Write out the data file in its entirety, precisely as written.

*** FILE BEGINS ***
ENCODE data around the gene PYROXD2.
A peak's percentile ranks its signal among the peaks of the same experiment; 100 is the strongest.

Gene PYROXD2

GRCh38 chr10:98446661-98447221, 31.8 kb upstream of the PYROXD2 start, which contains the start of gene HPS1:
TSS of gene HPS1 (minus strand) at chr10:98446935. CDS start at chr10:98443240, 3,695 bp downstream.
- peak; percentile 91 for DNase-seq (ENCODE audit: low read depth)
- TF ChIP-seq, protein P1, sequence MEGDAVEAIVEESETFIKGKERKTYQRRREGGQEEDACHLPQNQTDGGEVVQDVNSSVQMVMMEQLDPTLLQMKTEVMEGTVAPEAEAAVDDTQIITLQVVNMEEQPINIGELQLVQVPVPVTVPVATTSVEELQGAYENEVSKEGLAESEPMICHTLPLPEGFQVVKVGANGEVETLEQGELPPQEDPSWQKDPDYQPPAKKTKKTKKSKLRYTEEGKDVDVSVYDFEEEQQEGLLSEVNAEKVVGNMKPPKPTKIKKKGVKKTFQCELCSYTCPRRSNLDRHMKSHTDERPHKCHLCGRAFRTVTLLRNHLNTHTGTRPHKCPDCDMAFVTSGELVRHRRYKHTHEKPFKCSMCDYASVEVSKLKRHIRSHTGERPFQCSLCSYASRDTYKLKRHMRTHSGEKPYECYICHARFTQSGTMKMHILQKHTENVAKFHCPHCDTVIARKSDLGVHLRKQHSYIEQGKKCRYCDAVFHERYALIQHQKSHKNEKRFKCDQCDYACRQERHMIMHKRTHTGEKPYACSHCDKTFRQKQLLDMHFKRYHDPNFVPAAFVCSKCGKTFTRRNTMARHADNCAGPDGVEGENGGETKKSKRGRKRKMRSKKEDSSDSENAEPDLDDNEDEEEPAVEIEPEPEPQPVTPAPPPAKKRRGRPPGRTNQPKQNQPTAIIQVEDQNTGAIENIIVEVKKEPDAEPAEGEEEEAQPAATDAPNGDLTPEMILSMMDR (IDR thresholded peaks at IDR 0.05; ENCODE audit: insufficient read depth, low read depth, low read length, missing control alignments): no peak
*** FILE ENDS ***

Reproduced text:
ENCODE data around the gene PYROXD2.
A peak's percentile ranks its signal among the peaks of the same experiment; 100 is the strongest.

Gene PYROXD2

GRCh38 chr10:98446661-98447221, 31.8 kb upstream of the PYROXD2 start, which contains the start of gene HPS1:
TSS of gene HPS1 (minus strand) at chr10:98446935. CDS start at chr10:98443240, 3,695 bp downstream.
- peak; percentile 91 for DNase-seq (ENCODE audit: low read depth)
- TF ChIP-seq, protein P1, sequence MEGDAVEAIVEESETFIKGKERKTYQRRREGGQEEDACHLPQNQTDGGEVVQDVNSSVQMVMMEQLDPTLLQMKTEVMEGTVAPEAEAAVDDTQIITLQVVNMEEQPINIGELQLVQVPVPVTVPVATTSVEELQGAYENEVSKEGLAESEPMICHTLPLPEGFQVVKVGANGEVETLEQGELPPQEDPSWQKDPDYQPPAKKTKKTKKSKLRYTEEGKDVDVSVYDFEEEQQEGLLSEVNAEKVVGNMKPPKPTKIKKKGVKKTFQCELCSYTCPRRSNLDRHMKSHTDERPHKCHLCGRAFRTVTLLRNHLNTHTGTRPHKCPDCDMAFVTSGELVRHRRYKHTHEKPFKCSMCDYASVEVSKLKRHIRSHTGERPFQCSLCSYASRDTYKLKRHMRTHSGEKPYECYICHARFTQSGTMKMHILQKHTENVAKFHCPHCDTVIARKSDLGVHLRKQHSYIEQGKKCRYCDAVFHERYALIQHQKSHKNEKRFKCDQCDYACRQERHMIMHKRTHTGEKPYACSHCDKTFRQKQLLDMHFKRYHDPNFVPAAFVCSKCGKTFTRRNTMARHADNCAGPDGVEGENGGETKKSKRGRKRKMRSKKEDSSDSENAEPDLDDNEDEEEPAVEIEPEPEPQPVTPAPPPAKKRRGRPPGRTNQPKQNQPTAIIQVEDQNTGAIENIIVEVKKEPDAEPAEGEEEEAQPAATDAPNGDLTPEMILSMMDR (IDR thresholded peaks at IDR 0.05; ENCODE audit: insufficient read depth, low read depth, low read length, missing control alignments): no peak